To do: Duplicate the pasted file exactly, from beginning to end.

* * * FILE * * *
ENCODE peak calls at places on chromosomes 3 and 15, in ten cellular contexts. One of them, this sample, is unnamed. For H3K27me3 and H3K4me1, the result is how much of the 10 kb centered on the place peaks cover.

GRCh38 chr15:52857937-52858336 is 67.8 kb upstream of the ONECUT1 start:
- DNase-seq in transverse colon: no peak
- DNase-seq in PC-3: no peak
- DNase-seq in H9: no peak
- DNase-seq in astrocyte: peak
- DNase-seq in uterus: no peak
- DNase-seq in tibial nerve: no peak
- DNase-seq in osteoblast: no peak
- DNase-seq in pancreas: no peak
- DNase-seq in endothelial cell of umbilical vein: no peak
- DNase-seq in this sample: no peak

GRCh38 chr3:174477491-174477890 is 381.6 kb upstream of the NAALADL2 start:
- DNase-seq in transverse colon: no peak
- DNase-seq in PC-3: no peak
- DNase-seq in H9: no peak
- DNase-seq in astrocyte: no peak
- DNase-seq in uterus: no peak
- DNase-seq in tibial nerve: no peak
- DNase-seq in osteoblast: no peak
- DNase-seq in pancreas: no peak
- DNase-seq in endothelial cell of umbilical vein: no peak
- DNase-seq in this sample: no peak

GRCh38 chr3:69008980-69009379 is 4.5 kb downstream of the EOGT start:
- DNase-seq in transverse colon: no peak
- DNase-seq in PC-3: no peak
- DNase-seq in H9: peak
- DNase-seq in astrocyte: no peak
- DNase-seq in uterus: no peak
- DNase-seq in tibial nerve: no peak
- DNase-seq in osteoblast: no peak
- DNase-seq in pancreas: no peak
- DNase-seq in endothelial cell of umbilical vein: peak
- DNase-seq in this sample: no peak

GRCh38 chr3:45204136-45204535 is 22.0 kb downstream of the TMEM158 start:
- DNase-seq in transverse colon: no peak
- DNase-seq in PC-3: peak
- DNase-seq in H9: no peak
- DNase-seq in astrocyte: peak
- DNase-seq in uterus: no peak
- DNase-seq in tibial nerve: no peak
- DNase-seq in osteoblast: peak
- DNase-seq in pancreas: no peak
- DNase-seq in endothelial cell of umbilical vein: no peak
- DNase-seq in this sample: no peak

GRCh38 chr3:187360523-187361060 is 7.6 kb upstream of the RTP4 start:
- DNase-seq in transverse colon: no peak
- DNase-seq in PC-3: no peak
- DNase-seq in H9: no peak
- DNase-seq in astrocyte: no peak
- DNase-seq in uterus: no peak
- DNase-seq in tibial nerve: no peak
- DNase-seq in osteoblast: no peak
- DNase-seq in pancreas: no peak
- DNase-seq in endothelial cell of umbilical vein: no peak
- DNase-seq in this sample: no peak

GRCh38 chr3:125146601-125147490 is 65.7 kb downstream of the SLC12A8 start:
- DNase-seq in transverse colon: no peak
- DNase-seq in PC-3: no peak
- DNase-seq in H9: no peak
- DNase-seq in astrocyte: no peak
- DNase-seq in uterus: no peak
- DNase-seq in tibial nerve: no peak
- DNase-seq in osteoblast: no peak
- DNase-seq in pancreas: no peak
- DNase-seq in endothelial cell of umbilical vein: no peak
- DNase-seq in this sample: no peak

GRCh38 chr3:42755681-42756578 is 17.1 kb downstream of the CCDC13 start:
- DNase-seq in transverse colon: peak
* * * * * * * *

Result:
ENCODE peak calls at places on chromosomes 3 and 15, in ten cellular contexts. One of them, this sample, is unnamed. For H3K27me3 and H3K4me1, the result is how much of the 10 kb centered on the place peaks cover.

GRCh38 chr15:52857937-52858336 is 67.8 kb upstream of the ONECUT1 start:
- DNase-seq in transverse colon: no peak
- DNase-seq in PC-3: no peak
- DNase-seq in H9: no peak
- DNase-seq in astrocyte: peak
- DNase-seq in uterus: no peak
- DNase-seq in tibial nerve: no peak
- DNase-seq in osteoblast: no peak
- DNase-seq in pancreas: no peak
- DNase-seq in endothelial cell of umbilical vein: no peak
- DNase-seq in this sample: no peak

GRCh38 chr3:174477491-174477890 is 381.6 kb upstream of the NAALADL2 start:
- DNase-seq in transverse colon: no peak
- DNase-seq in PC-3: no peak
- DNase-seq in H9: no peak
- DNase-seq in astrocyte: no peak
- DNase-seq in uterus: no peak
- DNase-seq in tibial nerve: no peak
- DNase-seq in osteoblast: no peak
- DNase-seq in pancreas: no peak
- DNase-seq in endothelial cell of umbilical vein: no peak
- DNase-seq in this sample: no peak

GRCh38 chr3:69008980-69009379 is 4.5 kb downstream of the EOGT start:
- DNase-seq in transverse colon: no peak
- DNase-seq in PC-3: no peak
- DNase-seq in H9: peak
- DNase-seq in astrocyte: no peak
- DNase-seq in uterus: no peak
- DNase-seq in tibial nerve: no peak
- DNase-seq in osteoblast: no peak
- DNase-seq in pancreas: no peak
- DNase-seq in endothelial cell of umbilical vein: peak
- DNase-seq in this sample: no peak

GRCh38 chr3:45204136-45204535 is 22.0 kb downstream of the TMEM158 start:
- DNase-seq in transverse colon: no peak
- DNase-seq in PC-3: peak
- DNase-seq in H9: no peak
- DNase-seq in astrocyte: peak
- DNase-seq in uterus: no peak
- DNase-seq in tibial nerve: no peak
- DNase-seq in osteoblast: peak
- DNase-seq in pancreas: no peak
- DNase-seq in endothelial cell of umbilical vein: no peak
- DNase-seq in this sample: no peak

GRCh38 chr3:187360523-187361060 is 7.6 kb upstream of the RTP4 start:
- DNase-seq in transverse colon: no peak
- DNase-seq in PC-3: no peak
- DNase-seq in H9: no peak
- DNase-seq in astrocyte: no peak
- DNase-seq in uterus: no peak
- DNase-seq in tibial nerve: no peak
- DNase-seq in osteoblast: no peak
- DNase-seq in pancreas: no peak
- DNase-seq in endothelial cell of umbilical vein: no peak
- DNase-seq in this sample: no peak

GRCh38 chr3:125146601-125147490 is 65.7 kb downstream of the SLC12A8 start:
- DNase-seq in transverse colon: no peak
- DNase-seq in PC-3: no peak
- DNase-seq in H9: no peak
- DNase-seq in astrocyte: no peak
- DNase-seq in uterus: no peak
- DNase-seq in tibial nerve: no peak
- DNase-seq in osteoblast: no peak
- DNase-seq in pancreas: no peak
- DNase-seq in endothelial cell of umbilical vein: no peak
- DNase-seq in this sample: no peak

GRCh38 chr3:42755681-42756578 is 17.1 kb downstream of the CCDC13 start:
- DNase-seq in transverse colon: peak